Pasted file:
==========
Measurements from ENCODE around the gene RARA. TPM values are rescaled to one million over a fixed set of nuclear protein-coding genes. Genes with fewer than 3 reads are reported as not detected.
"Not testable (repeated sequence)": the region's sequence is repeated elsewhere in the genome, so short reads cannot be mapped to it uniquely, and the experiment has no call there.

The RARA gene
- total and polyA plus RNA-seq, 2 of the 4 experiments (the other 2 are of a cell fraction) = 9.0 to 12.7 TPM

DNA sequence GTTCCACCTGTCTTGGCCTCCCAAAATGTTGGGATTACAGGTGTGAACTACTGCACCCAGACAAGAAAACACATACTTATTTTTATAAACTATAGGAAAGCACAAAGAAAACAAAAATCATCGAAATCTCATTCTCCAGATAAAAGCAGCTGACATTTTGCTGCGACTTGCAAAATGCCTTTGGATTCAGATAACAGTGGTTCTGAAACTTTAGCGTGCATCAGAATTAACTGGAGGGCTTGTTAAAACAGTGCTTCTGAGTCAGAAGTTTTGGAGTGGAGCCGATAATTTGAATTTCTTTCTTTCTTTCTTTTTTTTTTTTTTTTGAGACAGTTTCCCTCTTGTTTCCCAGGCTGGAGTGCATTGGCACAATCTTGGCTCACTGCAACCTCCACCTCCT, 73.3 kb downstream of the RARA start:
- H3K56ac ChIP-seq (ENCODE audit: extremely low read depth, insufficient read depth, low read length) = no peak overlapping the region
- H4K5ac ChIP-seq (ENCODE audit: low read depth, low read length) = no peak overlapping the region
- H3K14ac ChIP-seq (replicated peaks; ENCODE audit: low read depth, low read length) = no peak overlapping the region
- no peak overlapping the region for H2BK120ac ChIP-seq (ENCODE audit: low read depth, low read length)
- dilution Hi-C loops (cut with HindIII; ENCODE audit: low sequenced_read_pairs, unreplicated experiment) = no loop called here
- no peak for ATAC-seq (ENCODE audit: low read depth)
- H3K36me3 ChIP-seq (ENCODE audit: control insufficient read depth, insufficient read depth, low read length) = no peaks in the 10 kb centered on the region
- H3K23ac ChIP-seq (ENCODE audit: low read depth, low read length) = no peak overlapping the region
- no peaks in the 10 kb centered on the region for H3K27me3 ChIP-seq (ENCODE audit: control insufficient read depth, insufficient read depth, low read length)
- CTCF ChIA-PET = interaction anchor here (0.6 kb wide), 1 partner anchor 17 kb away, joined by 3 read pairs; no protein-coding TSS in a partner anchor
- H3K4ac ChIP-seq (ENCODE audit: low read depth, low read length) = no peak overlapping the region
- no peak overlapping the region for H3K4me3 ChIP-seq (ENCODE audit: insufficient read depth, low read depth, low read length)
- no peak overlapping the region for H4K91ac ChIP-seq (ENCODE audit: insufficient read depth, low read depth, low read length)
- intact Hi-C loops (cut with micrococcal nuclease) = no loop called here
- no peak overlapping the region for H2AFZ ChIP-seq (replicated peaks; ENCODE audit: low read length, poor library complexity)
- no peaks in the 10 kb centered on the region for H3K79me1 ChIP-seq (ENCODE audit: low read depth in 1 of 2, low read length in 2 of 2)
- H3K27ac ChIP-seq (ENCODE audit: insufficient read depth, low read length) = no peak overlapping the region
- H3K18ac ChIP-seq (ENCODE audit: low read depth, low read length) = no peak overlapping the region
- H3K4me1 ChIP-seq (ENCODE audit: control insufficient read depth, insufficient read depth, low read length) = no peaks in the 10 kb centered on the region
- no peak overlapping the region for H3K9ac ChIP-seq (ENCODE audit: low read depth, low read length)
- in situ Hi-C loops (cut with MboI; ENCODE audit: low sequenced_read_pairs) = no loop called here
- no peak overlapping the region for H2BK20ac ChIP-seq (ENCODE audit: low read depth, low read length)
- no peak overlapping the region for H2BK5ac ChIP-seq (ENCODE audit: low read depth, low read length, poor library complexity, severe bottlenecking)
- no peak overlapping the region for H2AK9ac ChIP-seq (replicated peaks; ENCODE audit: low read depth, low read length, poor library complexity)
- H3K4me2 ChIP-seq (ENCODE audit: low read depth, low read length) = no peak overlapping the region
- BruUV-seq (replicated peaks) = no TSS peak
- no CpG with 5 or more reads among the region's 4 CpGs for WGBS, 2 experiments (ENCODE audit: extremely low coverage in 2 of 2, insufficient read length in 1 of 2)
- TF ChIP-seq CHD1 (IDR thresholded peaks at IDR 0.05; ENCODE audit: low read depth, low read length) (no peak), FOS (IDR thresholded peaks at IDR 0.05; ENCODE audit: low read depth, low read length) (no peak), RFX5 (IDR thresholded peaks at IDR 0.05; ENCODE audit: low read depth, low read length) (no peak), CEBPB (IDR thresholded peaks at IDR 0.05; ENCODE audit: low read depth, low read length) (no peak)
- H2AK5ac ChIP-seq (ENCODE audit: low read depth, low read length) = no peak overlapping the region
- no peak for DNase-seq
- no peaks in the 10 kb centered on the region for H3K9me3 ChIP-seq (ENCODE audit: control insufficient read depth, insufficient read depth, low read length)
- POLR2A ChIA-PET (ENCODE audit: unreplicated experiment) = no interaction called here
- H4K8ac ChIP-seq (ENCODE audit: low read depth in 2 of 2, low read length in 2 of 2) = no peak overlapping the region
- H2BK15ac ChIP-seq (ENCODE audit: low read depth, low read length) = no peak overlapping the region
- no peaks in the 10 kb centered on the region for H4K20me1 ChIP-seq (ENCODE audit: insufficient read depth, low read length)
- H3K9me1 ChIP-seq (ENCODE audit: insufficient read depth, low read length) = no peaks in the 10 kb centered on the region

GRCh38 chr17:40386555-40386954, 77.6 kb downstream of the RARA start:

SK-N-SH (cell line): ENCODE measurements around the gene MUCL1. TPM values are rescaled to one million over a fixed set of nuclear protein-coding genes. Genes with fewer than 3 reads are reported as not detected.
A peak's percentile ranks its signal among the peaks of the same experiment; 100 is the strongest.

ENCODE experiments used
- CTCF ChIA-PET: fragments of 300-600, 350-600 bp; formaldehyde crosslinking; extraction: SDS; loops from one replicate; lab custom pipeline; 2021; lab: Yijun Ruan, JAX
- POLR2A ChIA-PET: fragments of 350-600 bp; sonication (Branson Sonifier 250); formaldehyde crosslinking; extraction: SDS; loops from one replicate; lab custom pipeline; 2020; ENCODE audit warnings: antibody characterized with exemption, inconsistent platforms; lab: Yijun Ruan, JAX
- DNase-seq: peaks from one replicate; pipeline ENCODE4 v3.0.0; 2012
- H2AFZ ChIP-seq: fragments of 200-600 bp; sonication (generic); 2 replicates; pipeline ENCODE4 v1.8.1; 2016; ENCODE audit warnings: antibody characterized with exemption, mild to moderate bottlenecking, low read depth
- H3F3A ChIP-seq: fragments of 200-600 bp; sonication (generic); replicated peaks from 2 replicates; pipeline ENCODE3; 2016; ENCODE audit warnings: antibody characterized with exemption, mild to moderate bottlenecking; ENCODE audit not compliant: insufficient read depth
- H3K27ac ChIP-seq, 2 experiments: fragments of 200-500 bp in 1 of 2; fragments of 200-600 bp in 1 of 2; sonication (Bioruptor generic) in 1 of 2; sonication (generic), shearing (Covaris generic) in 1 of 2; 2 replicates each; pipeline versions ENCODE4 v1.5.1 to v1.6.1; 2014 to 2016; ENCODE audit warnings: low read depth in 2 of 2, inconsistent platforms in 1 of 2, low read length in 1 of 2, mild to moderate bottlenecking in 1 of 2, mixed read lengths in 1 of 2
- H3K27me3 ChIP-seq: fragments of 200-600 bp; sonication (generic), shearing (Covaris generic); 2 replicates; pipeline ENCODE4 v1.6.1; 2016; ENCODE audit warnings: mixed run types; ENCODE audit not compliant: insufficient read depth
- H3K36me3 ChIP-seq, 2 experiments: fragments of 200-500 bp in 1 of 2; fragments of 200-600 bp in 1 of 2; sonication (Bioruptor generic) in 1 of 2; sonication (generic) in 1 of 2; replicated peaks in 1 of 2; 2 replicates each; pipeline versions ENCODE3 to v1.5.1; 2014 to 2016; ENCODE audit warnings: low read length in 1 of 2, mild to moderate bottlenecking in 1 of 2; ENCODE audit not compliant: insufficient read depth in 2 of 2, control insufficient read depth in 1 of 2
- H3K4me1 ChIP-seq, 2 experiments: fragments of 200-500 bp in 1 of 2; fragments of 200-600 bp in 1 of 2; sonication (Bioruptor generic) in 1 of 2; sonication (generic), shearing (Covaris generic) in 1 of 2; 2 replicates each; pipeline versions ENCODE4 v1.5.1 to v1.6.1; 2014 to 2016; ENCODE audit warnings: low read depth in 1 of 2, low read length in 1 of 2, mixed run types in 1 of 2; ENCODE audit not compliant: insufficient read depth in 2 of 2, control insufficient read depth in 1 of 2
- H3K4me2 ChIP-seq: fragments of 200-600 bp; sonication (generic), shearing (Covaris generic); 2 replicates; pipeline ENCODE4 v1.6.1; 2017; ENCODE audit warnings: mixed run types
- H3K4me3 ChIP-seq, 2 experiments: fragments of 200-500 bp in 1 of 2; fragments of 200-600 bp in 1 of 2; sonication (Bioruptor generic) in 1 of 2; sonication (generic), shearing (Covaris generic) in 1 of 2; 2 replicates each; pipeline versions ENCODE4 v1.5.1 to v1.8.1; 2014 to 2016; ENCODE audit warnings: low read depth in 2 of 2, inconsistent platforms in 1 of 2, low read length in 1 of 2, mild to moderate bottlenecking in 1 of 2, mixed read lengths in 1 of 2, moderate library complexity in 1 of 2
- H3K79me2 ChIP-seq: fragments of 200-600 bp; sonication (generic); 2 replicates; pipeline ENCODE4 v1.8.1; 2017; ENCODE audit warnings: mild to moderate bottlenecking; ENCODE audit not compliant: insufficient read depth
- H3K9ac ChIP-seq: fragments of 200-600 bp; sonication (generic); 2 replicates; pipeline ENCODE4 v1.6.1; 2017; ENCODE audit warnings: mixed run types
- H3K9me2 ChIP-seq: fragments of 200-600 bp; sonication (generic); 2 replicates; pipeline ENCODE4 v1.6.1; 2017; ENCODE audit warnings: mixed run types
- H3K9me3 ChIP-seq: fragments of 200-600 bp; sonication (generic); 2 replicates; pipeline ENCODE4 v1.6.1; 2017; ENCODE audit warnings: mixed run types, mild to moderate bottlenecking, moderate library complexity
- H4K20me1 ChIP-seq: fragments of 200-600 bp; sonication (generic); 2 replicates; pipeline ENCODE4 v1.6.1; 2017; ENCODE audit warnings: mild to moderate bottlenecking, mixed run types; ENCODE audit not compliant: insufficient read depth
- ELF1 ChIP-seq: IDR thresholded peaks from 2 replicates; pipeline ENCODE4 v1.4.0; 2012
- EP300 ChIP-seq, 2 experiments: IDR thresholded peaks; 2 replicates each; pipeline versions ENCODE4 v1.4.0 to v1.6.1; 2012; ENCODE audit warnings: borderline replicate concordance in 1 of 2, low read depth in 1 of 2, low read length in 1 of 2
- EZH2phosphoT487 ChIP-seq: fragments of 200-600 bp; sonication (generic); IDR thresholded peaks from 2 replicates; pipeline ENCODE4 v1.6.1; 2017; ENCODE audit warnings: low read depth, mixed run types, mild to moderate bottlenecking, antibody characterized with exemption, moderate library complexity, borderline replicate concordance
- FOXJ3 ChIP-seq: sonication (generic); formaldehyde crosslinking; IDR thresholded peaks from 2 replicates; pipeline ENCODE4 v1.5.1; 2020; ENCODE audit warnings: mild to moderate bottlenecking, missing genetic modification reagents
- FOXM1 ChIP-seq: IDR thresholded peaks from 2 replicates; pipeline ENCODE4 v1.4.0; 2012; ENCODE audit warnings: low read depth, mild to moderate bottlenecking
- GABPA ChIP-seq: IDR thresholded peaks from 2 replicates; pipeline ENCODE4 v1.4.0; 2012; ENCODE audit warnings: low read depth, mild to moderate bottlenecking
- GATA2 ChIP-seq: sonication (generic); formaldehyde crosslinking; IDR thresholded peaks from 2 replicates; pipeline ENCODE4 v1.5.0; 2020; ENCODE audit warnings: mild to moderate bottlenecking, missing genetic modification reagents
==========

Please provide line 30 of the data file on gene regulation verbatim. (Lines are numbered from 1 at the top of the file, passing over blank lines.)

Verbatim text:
- H3K4me2 ChIP-seq (ENCODE audit: low read depth, low read length) = no peak overlapping the region